In West Texas, it was much the same story, with overnight storms in the area bringing cooler temperatures and higher humidity to help Thursday, but bringing little to no rain to the areas where the fires are still burning.

"The weather has really been cooperating," said Bridget Litten, a spokeswoman with the federal firefighting management team called in to help in the West Texas effort.

Of the largest fires in the area, she said the 160,000-acre Wildcat Fire in Coke County is at the stage where firefighters are just making sure nothing else pops up.

She said firefighters plan to cut a line Thursday in front of a fire near Fort Davis that has burned 202,000 acres and 40 structures. The fire is burning in a canyon, and the plan is to burn the area between the fire and the line to stop it.

Both fires are 75 percent contained.

She said that with the storms moving through the region there were a few small fires started by lightning, but she said crews knew that was a danger of storms when there are such dry conditions and were prepared.

Firefighting bill grows
Since Sept. 1, the beginning of the state's fiscal year, the Texas Forest Service owes $36.3 million for firefighting costs, according to Robby DeWitt, the agency's associate director for finance and administration. Of that, $23.8 million is due the federal government for air support, he said.

A team of federal firefighters and officials from several U.S. agencies — the second one to help with a Texas fire this month — joined local personnel Wednesday, this time to help fight the Possum Kingdom blaze.

Texas has been receiving federal help with West Texas wildfires for more than a week. Personnel from more than a half-dozen federal agencies — including the Forest Service, the National Park Service and the Bureau of Land Management — have been battling some massive fires, including a 150,000-acre fire in Coke County north of San Angelo.

"More of a federal effort is coming into the state now because of the severity of the fires and the number," Litten said.

Drought intensifies
Data issued Thursday by a consortium of national climate experts said 92 percent of Texas was suffering "severe drought," with 68 percent in the worse conditions of "extreme drought" or "exceptional drought." That is up from 60 percent a week ago in extreme and exceptional drought.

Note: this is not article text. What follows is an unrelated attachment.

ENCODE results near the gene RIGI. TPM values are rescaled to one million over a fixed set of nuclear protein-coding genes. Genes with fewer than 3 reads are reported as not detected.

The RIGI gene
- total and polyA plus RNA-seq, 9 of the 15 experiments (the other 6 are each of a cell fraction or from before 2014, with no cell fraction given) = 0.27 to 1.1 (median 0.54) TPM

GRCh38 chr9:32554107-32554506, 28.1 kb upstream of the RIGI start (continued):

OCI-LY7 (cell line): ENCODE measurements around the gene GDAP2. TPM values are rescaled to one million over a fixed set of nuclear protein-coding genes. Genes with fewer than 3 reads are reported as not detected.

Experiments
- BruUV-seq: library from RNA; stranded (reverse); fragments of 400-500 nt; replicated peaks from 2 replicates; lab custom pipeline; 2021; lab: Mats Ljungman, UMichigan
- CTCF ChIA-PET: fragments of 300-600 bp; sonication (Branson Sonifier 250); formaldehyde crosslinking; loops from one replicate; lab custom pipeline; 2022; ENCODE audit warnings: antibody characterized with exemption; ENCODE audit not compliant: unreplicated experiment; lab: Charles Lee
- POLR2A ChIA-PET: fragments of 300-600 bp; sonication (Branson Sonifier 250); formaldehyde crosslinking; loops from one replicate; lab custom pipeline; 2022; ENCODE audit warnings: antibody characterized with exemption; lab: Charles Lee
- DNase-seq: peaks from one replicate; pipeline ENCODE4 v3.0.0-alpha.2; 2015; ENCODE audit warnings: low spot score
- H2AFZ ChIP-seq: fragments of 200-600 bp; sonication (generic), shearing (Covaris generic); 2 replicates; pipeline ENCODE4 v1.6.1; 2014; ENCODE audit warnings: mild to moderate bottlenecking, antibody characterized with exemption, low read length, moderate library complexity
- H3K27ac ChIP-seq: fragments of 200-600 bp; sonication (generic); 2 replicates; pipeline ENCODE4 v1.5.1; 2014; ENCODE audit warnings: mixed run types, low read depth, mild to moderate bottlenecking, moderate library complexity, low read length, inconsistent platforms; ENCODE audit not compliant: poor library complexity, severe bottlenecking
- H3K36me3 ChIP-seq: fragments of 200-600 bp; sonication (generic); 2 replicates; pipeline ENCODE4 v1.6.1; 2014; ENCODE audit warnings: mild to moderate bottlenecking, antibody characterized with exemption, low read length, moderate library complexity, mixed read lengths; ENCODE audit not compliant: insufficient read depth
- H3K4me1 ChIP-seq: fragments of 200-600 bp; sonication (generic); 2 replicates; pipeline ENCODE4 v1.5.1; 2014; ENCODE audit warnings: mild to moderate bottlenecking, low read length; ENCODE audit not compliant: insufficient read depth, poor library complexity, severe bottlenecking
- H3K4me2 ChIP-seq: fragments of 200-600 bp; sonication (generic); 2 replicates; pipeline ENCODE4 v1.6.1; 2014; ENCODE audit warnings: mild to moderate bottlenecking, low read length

There was a slight alleviation of severe and extreme drought conditions in south-central to southeast Oklahoma and northeast Texas. But over much of the remaining region, drought conditions were maintained or even intensified.

Over the last week, the Oklahoma panhandle and parts of northern Texas, southeast Colorado, and southwest Kansas saw the introduction of extreme drought, according to the "Drought Monitor" report.

Rainfall is forecast over the next several days for parts of the Plains and into Texas, with perhaps 5 inches or more to fall in Oklahoma, according to forecasters.

Rain is badly needed for the maturing hard red winter wheat crop, a key bread-making crop and the largest class of U.S. wheat.

Cooler-than-normal temperatures in the Plains have also been helping preserve production potential for the wheat crop by slowing the crop's growth.

But with summer approaching, temperatures will be climbing, making wheat and other crops ever more thirsty.

"Going forward it only gets hotter," said Svoboda.

Reuters and The Associated Press contributed to this story.

Video: Texas wildfires swallow homes, force evacuations

  1. Closed captioning of: Texas wildfires swallow homes, force evacuations

    >> the wildfires now racing across the state of texas which burned more than a million acres so far. janua janet shamlian has the latest.

    >> reporter: 11 new fires in texas this morning. they have burned homes and businesses like this restaurant to the ground and scorched a land area roughly the size of rhode island . from the air you can see how the flames raced across the state fuelled by high winds and temperatures in the 90s. they show no sign of slowing down. they could use some rain here, but there is very little of it in the forecast. they have help coming from 34 states. but, natalie, they still feel outmanned by the fires. back to you.

    >> we can hear the winds there. something tells me it will be a battle for a while there.

    >> reporter: it will be.

    >> janet shamlian , thank you.